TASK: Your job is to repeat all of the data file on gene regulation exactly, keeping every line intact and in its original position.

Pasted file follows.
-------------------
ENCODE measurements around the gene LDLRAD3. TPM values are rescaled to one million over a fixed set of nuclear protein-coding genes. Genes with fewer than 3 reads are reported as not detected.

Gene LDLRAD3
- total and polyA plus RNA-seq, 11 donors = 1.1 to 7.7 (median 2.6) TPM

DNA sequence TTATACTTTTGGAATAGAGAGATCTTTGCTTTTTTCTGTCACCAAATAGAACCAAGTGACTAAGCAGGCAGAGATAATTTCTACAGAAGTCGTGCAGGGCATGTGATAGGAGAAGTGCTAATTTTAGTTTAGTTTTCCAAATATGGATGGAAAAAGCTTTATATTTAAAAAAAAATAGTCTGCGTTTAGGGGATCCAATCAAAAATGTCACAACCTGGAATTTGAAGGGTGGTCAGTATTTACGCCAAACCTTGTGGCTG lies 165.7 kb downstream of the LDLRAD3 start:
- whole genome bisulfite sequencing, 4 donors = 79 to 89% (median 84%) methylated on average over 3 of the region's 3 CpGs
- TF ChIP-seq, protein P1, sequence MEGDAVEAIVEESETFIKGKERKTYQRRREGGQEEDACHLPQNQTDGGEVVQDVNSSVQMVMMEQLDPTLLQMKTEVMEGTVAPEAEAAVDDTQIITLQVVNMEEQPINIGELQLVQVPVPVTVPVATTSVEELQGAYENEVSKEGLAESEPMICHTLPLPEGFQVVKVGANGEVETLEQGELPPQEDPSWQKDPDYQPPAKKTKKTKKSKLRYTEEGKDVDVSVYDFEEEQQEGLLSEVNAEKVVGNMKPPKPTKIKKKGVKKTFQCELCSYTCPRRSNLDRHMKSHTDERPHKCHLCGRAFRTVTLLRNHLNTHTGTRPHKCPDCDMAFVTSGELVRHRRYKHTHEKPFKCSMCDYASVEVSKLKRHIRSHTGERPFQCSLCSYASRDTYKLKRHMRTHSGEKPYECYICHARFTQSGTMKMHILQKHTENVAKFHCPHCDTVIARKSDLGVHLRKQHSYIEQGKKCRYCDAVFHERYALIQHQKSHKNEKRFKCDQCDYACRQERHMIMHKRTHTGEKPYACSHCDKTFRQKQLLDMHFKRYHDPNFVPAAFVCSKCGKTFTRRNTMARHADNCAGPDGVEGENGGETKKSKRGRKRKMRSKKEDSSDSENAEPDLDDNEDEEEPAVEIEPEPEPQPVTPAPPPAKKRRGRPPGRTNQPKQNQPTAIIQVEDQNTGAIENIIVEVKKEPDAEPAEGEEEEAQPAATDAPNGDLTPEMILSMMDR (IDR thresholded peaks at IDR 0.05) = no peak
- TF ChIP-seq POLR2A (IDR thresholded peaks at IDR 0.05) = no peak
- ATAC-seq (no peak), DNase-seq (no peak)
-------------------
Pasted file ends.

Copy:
ENCODE measurements around the gene LDLRAD3. TPM values are rescaled to one million over a fixed set of nuclear protein-coding genes. Genes with fewer than 3 reads are reported as not detected.

Gene LDLRAD3
- total and polyA plus RNA-seq, 11 donors = 1.1 to 7.7 (median 2.6) TPM

DNA sequence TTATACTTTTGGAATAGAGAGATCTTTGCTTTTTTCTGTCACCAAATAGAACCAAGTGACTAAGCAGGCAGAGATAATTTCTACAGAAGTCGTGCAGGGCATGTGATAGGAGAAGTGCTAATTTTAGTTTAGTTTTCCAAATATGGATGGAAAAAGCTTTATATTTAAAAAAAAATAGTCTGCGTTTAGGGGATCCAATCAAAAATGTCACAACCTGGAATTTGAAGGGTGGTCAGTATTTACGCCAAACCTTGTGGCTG lies 165.7 kb downstream of the LDLRAD3 start:
- whole genome bisulfite sequencing, 4 donors = 79 to 89% (median 84%) methylated on average over 3 of the region's 3 CpGs
- TF ChIP-seq, protein P1, sequence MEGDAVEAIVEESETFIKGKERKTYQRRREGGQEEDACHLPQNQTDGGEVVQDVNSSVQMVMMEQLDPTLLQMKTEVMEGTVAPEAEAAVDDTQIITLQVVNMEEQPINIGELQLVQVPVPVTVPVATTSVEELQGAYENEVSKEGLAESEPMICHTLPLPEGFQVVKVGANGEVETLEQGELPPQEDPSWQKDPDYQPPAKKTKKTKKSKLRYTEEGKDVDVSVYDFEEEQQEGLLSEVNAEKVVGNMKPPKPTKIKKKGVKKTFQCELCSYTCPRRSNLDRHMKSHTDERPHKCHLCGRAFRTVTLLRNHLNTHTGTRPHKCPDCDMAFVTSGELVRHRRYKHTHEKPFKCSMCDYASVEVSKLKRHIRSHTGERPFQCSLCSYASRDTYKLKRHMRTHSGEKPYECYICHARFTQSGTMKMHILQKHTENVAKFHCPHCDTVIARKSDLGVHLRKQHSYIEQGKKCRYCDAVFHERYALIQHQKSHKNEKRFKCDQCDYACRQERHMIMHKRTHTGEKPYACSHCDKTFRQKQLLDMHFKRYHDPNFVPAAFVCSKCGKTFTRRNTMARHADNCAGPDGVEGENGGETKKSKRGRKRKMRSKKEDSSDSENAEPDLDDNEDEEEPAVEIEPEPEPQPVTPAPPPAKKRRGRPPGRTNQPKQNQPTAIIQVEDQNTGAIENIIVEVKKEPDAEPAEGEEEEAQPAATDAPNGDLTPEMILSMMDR (IDR thresholded peaks at IDR 0.05) = no peak
- TF ChIP-seq POLR2A (IDR thresholded peaks at IDR 0.05) = no peak
- ATAC-seq (no peak), DNase-seq (no peak)